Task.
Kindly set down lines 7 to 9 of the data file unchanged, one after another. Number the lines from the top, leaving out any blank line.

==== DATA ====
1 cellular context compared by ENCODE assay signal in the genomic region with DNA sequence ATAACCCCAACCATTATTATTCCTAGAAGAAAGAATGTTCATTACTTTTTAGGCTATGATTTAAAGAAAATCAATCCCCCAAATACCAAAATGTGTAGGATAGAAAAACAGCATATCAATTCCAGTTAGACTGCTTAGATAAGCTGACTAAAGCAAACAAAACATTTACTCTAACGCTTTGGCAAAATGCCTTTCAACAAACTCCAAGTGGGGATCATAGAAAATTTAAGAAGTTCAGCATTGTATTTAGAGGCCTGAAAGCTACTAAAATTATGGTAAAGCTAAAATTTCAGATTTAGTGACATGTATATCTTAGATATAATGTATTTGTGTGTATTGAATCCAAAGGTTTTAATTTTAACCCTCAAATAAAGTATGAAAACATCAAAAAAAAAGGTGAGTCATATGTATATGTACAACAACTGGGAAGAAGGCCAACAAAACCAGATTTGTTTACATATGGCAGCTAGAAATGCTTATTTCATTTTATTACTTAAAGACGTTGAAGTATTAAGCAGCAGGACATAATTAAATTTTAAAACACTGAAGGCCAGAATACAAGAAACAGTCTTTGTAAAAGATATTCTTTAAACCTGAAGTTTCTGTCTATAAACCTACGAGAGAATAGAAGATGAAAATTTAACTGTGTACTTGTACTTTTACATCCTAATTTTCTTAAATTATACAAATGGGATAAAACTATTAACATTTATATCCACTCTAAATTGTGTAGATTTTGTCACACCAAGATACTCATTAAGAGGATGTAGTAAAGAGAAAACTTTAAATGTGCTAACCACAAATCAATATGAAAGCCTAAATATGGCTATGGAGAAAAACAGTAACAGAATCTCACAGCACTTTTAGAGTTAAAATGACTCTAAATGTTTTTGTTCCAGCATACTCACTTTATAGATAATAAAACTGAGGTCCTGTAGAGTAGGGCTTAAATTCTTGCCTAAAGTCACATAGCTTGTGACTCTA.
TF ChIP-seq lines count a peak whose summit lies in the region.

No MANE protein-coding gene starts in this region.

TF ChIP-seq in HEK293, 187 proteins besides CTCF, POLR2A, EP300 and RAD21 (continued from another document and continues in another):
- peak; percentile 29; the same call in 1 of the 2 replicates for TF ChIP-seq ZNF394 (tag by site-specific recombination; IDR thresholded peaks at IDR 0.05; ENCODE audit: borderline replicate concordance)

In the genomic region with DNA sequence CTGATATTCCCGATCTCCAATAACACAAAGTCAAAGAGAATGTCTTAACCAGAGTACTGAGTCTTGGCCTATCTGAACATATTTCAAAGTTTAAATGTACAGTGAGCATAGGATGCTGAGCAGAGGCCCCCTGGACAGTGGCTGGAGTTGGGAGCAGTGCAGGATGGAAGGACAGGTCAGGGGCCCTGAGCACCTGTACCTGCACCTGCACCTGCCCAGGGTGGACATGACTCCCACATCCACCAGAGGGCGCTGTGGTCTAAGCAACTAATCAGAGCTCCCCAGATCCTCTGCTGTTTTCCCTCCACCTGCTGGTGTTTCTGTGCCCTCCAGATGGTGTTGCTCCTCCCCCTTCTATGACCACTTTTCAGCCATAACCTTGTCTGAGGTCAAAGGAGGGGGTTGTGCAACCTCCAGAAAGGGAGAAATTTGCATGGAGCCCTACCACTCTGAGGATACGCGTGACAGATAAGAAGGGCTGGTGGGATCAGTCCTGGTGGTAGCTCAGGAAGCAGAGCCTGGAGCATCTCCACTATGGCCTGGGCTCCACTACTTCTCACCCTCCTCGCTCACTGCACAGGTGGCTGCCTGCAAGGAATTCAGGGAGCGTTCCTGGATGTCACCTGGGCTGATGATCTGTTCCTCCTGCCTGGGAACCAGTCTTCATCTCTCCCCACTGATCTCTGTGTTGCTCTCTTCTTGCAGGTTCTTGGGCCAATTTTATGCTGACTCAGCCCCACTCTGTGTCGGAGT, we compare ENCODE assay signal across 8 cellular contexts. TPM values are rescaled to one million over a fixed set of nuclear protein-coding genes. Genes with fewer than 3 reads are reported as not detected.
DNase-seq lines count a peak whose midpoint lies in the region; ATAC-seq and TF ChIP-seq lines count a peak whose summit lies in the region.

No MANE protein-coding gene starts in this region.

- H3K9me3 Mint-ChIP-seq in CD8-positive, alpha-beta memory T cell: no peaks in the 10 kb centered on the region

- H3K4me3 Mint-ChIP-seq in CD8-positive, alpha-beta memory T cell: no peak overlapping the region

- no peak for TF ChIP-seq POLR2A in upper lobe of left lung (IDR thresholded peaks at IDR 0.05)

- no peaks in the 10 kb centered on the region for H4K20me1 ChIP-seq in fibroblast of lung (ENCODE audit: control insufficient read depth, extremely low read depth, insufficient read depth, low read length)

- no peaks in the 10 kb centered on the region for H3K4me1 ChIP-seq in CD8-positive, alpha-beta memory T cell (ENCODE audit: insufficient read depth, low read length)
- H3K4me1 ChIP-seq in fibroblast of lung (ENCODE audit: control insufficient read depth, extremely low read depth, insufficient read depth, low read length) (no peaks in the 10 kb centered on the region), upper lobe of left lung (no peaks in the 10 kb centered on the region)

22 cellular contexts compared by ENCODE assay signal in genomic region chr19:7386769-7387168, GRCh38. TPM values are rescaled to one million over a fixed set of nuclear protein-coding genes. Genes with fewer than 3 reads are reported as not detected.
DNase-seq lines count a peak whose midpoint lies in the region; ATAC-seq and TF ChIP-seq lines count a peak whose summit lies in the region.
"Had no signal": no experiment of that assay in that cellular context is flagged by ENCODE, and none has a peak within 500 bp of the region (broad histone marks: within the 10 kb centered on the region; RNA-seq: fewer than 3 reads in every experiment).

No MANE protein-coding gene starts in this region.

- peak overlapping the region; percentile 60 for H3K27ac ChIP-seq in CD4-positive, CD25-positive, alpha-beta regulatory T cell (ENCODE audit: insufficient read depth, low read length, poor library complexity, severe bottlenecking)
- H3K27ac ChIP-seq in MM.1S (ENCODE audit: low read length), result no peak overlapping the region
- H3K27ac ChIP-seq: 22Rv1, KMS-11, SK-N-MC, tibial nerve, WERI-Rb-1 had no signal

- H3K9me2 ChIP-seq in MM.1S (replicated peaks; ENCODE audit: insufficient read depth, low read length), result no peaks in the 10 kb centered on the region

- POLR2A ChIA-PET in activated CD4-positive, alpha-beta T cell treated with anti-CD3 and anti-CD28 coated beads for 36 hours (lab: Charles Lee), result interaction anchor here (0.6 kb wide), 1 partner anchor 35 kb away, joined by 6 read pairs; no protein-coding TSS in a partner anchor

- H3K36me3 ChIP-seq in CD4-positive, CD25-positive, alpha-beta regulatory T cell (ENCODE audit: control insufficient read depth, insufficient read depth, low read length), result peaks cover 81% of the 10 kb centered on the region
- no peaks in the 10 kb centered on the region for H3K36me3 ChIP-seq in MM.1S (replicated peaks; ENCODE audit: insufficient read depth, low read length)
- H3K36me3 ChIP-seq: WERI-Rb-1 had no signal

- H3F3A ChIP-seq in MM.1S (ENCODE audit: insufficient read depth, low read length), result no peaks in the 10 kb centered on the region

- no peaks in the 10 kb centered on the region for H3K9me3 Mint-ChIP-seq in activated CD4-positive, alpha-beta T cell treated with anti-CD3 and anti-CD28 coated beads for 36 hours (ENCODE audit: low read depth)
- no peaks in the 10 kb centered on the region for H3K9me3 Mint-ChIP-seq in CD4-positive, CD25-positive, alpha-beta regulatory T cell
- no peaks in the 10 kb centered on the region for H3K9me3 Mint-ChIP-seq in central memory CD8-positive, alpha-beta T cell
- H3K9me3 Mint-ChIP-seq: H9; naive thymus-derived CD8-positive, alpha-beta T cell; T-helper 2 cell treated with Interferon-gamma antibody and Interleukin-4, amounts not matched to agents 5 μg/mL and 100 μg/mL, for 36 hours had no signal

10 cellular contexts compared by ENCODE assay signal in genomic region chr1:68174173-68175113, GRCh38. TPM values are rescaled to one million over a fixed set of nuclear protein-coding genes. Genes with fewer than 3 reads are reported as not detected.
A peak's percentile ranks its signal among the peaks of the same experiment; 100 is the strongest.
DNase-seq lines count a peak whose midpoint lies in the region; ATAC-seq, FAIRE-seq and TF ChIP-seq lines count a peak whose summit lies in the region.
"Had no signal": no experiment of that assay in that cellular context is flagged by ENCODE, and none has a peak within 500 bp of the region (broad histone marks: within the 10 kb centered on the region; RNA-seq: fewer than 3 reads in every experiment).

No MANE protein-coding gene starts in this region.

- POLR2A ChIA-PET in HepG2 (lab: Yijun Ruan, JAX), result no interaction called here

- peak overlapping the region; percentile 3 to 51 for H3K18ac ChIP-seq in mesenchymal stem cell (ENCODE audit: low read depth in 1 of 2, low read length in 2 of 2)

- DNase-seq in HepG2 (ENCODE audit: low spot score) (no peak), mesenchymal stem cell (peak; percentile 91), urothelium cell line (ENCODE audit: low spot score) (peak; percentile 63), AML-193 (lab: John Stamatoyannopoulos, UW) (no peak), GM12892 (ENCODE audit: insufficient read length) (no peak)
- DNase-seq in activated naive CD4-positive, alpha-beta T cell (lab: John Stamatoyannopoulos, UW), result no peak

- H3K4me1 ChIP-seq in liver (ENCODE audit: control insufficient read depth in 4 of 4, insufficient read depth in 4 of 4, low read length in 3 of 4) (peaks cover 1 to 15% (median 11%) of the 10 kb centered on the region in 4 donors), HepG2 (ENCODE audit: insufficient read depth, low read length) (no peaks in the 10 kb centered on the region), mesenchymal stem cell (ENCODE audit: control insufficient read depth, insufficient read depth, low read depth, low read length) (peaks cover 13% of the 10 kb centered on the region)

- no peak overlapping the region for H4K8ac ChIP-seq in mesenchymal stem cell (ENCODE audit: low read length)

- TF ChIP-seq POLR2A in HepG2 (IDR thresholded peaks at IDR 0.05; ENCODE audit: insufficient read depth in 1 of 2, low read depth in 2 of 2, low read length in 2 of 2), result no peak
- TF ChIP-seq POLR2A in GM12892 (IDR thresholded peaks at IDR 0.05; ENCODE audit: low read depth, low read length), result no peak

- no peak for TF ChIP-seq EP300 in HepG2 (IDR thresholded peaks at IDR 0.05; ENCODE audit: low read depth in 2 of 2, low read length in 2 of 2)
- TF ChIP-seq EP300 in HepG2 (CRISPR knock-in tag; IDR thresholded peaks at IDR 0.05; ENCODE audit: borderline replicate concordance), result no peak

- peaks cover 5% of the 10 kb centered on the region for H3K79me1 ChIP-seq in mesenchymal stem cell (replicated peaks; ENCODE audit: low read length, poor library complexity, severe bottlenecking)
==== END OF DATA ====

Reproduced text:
DNase-seq lines count a peak whose midpoint lies in the region; ATAC-seq and TF ChIP-seq lines count a peak whose summit lies in the region.

No MANE protein-coding gene starts in this region.

- H3K9me3 Mint-ChIP-seq in CD8-positive, alpha-beta memory T cell: no peaks in the 10 kb centered on the region